§Wikipedia editing courses launched by zionist groups
The Guardianreports that two Israeli groups, the Yesha Council of the settlers movement and another right-wing group, Israel Sheli ("My Israel"), have set up courses in "Zionist editing" for Wikipedia. It quoted one of the participants:
We learned what not to do: don't jump into deep waters immediately, don't be argumentative, realise that there is a semi-democratic community out there, realise how not to get yourself banned.
According to Israel National News, the goal of the course is to educate and enable an army of editors on Wikipedia and to provide them with professional skills at writing and editing in a manner which defends and promotes Israel's image. Ma'an News Agencyreports that the 'Best Zionist Editor' would be awarded with a free hot-air balloon ride. According to AhlulBayt, the Iranian news agency, "Around 50 right-wingers, including media professionals who live in Israeli settlements, are participating in the course, which aims to teach not only how to manipulate the open structure and style of wikipedia to push their far-right political agenda, but also how to do so undetected, in order to get into the administration of the site."
Haaretzreports that the first workshop (held on August 17 in Jerusalem) had around 50 participants, "nearly all of them religious and many from settlements". The newspaper remarked that "For years now, Wikipedia has been a fierce battleground between the Israeli right and left". The scope of the workshop, according to the organizers, included both the Hebrew and the English Wikipedia. On the Foundation-l mailing list, Asaf Bartov from Wikimedia Israel said that "some Hebrew Wikipedians have ... approached that group in order to explain the principles of Wikipedia to them ... as usual, the WP community is vigilant, and has means to counter such initiatives. We hope to win at least a few motivated editors, despite the unpleasant political overtones."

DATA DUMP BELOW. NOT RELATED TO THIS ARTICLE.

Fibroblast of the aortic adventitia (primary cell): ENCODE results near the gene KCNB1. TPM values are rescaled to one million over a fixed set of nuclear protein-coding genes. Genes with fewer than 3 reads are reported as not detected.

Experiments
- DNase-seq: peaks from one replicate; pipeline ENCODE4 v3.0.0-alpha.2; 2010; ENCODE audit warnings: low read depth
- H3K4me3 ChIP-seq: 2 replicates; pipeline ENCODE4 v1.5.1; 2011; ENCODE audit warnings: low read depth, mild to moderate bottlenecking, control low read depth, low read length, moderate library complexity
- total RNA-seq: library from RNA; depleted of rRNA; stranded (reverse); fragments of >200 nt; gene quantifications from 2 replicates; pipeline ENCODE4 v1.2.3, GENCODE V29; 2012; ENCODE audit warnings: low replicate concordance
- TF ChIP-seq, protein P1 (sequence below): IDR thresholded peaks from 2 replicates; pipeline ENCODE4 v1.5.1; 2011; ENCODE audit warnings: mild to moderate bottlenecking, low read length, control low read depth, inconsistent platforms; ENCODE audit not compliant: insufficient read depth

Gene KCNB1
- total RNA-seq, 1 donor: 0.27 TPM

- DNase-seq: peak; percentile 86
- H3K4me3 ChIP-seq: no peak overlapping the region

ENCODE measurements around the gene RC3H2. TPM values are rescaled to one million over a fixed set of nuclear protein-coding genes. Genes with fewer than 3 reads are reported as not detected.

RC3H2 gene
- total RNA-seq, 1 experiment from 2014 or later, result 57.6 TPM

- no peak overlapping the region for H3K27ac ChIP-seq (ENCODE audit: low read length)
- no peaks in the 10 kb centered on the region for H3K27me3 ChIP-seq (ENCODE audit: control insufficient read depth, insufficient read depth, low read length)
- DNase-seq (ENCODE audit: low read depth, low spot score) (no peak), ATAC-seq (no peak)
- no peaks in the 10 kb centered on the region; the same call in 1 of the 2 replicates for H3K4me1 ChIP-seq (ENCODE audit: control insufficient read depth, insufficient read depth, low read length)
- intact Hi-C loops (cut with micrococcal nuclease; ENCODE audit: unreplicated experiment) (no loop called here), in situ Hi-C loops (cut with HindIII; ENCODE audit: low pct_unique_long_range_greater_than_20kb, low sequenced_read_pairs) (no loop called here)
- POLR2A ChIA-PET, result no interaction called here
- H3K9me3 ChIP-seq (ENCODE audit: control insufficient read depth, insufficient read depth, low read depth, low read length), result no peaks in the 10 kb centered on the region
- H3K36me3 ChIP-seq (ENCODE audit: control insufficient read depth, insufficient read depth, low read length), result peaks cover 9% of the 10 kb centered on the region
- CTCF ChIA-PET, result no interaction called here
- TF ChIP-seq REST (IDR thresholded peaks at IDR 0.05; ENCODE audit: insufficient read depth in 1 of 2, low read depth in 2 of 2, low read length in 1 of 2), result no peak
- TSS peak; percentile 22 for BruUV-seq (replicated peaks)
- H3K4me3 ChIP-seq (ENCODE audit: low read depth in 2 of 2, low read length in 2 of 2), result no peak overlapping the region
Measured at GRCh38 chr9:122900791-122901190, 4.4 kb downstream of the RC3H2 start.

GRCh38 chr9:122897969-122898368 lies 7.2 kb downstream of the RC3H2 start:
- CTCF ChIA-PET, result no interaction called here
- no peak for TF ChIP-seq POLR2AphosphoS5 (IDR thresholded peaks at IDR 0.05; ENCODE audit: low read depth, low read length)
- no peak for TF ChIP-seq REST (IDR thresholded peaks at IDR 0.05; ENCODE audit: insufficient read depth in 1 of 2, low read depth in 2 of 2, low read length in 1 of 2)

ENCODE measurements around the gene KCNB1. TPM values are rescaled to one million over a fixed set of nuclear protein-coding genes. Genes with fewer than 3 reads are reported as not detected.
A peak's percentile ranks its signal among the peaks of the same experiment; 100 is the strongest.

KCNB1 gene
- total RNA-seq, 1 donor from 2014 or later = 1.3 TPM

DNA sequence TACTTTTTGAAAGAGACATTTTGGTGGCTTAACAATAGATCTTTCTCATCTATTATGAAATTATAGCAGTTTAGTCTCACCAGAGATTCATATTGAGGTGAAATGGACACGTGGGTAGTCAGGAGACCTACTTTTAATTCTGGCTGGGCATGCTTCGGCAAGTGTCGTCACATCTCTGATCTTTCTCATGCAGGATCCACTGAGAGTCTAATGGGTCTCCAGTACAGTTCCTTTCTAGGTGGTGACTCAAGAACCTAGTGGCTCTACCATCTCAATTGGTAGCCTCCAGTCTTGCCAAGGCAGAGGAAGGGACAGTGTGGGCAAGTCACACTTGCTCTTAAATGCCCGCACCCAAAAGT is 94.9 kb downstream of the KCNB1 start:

During the recent debates about network neutrality, which were triggered earlier this month by an agreement reached between Google and Verizon, several commenters used Wikipedia as an example of a site that would be or could have been affected by a non-neutral Internet. A Discoverblog post introduced the topic of the controversy as follows: "An open internet means all bits are treated the same: internet service providers process every internet content provider’s information at the same speed–YouTube or Hulu, Wikipedia or Britannica". In a comment for The New York Times' "Room for Debate", Tim Wu named Wikipedia as an example of "many of the best Internet sites [that] are non-commercial or don't really make commercial sense [and] will get slower and harder to use, while commercial sites like starbucks.com or walmart.com will load faster". His concern over Wikipedia's future was also highlighted on the blog of Reason, where it was noted that Wu "originally coined the term Net neutrality". However, Reason did not "see much evidence that Wikipedia or other non-commercial sites would become harder to use". Gigi Sohn from Public Knowledgeindicated that net neutrality might have been a necessary condition for Wikipedia's success in the past: "the public wants the FCC to be able to protect an open Internet that will ensure that the next Google, the next Facebook, the next Twitter and the next Wikipedia can succeed."